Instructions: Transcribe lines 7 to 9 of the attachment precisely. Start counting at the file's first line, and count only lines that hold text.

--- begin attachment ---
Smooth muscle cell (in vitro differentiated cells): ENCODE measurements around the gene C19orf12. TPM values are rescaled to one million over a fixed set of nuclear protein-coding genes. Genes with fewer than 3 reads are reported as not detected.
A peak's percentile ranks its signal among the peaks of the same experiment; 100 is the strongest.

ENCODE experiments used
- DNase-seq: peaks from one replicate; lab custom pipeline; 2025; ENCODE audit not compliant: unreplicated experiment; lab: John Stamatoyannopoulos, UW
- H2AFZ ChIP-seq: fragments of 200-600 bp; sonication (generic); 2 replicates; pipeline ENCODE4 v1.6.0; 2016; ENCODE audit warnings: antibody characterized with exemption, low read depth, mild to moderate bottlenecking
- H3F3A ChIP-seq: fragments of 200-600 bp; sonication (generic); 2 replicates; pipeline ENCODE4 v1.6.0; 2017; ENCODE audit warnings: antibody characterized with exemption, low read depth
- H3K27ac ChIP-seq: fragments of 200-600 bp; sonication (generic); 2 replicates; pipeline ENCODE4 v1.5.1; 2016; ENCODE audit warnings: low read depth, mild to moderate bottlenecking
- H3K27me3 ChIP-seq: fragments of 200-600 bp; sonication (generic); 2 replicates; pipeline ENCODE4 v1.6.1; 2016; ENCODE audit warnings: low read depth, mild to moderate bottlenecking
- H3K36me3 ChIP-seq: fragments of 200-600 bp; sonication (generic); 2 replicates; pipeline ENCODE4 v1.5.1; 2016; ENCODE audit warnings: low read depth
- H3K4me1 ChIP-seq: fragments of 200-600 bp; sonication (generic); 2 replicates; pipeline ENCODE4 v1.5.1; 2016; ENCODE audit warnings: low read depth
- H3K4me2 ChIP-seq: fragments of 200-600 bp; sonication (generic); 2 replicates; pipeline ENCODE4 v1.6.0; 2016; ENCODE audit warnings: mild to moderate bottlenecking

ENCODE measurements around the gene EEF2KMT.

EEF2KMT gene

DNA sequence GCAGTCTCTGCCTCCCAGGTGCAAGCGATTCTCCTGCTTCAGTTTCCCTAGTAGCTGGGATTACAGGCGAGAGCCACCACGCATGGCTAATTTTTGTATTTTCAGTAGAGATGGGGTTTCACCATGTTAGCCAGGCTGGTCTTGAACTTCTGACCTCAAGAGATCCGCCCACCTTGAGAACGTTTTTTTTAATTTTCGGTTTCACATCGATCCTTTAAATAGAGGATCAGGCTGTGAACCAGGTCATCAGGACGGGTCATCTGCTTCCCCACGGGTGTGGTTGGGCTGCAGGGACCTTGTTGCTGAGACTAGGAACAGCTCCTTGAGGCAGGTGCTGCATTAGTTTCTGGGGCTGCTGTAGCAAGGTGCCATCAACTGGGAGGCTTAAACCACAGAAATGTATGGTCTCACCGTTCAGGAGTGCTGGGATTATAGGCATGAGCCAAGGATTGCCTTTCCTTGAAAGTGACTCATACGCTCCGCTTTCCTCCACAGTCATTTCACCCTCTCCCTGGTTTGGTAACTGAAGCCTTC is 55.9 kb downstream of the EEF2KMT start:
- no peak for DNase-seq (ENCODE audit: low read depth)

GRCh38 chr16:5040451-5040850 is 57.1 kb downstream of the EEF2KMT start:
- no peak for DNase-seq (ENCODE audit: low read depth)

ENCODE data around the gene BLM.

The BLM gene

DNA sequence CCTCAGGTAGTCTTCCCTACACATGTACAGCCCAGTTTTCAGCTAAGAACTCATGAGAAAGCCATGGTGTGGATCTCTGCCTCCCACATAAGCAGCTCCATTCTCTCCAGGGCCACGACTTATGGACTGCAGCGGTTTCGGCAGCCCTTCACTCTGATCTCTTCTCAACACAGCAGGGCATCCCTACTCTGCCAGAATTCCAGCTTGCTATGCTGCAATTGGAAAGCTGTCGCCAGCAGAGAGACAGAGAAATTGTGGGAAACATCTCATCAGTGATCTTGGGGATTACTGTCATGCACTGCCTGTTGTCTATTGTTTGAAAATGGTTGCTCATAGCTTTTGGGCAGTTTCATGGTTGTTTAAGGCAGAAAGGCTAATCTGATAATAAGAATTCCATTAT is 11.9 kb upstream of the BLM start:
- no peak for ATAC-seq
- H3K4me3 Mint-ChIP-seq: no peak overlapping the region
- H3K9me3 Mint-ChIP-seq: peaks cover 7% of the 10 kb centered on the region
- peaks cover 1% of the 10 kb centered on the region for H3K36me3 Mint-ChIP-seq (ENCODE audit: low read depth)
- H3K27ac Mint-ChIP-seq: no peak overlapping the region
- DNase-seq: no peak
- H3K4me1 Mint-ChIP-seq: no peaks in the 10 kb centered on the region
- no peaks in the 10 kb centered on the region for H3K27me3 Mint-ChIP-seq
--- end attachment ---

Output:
- H3K27ac ChIP-seq: fragments of 200-600 bp; sonication (generic); 2 replicates; pipeline ENCODE4 v1.5.1; 2016; ENCODE audit warnings: low read depth, mild to moderate bottlenecking
- H3K27me3 ChIP-seq: fragments of 200-600 bp; sonication (generic); 2 replicates; pipeline ENCODE4 v1.6.1; 2016; ENCODE audit warnings: low read depth, mild to moderate bottlenecking
- H3K36me3 ChIP-seq: fragments of 200-600 bp; sonication (generic); 2 replicates; pipeline ENCODE4 v1.5.1; 2016; ENCODE audit warnings: low read depth